We ran a hackathon, you should too. These are some of the things we’ve learnt along the way.
So you’ve decided to run a Hackathon at your company (we did, and it turned out great). Then you realise you have no idea what you’re doing. We didn’t either, but we can share the ideas we’ve had since.
What follows are a few pieces of advice that will hopefully help in organising your own event. I’m going to gloss over the specifics as they vary from hackathon to hackathon.
So, enough introduction and on to the recommendations.
It’s dangerous to go alone…
There is a surprising amount of stuff to do: compose emails, gather ideas, get budget, internal marketing, external marketing, round up judges, order food…
Find a partner. At Huddle we’ve tended to have had two organisers each year – a developer and a product manager. Splitting the work load, sharing ideas and getting different viewpoints has been invaluable.
The mix of technical and non-technical skill-sets is also important. You will need to do a lot of people management and communication alongside all the expected technical jobs like defining the scope of the event and providing frameworks or APIs for building hacks on.
Someone needs to approve the budget.
Someone needs to OK the dates of the event.
Someone needs make the cool posters.
It’s best to get these key players on-board early and feeling positive about the event. Make them feel involved as a contributor and not as blocker. They could have great ideas for the event or some fundamental requirement that needs to be addressed before you can continue planning.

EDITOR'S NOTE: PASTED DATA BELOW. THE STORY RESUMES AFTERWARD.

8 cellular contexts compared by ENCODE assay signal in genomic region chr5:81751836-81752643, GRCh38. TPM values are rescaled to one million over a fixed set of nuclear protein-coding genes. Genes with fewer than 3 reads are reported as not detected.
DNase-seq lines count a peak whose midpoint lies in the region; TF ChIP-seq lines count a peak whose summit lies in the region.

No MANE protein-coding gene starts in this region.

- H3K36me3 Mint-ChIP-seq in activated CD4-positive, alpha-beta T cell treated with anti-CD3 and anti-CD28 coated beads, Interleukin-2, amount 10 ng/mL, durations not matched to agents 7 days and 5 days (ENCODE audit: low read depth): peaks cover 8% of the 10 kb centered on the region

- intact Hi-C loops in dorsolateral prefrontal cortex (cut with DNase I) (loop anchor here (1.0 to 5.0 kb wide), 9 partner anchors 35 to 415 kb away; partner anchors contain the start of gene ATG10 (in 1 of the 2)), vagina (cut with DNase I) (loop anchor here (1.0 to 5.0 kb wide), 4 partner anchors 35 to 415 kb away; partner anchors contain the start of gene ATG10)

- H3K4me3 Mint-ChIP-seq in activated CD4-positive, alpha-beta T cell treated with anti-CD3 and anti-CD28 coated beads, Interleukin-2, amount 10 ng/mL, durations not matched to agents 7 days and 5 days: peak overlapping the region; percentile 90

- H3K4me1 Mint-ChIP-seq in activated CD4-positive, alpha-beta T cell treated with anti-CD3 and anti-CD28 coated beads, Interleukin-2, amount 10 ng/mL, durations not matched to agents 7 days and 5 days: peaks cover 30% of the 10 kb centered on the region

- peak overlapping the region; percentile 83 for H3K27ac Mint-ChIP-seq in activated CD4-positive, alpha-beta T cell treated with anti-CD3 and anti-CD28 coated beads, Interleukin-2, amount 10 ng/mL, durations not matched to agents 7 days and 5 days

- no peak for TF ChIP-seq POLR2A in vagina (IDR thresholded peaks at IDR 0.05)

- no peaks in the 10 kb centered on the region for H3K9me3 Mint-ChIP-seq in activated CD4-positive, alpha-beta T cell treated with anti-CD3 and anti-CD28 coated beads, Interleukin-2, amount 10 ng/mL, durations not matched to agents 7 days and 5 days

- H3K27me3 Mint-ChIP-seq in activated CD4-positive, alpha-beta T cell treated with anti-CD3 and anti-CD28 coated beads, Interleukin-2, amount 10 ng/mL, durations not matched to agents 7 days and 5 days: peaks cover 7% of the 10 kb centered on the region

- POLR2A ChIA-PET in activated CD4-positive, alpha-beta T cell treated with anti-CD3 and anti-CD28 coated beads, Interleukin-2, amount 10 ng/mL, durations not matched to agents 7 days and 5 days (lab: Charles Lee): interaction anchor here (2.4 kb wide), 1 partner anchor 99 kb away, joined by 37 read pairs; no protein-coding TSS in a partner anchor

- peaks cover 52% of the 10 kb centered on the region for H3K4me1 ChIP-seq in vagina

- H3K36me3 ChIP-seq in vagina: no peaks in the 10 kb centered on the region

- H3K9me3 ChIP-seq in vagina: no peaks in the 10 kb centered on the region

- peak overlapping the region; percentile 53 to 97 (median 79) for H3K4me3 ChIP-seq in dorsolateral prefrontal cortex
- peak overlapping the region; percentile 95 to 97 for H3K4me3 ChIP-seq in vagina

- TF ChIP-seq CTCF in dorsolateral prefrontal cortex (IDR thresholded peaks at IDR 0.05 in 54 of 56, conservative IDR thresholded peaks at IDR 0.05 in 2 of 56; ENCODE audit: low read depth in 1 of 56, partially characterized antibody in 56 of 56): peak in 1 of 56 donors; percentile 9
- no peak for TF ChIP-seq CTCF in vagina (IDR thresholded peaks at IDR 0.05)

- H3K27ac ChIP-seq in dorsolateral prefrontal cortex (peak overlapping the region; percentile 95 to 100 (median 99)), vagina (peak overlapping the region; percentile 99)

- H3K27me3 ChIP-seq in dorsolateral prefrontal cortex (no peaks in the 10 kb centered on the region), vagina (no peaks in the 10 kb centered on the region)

Communicate, communicate, communicate
Don’t expect everyone to be as knowledgeable or enthusiastic about the event as you are. Emails are great for getting hard facts across, but not everyone reads them. Calendars will book out peoples time, but not pique their interest. Nothing beats a face to face conversation to gain mind share.
Buzz doesn’t generate itself, so you’ll need to work on it and it’s best to use a combination of communication channels. Attend other team’s stand-ups, put up posters and if nothing else works, corner people in the kitchen.
Go for the carrot not the stick. To get people excited you’ll need to give them reasons to be excited. Highlight great ideas and products that have come from other Hackathons. Show people they can unleash their creativity. Showcase the cool technology and gadgets they could play with. And, if you have the budget, tell people there will be food and prizes.
Keep it fun and flexible
Just like with the hacks themselves, no one is expecting perfection from the event. Learning, team building, great ideas – all the benefits of a Hackathon don’t come from a perfectly executed agenda. They come from providing the opportunity to mix with new people and to build new things.
Remember that fundamentally a Hackathon should be fun; try to keep it light-hearted, silly and not too competitive. This shouldn’t be unpaid overtime, don’t make it feel like it is.
This may all sound like a lot of hard work for you, and maybe it is. Hopefully this post should help alleviated some of it. But whether you’ve been considering organizing your own Hackathon, or you’ve never thought about it before, I can offer one final piece of advice. You should. It will be worth it.comments powered by Disqus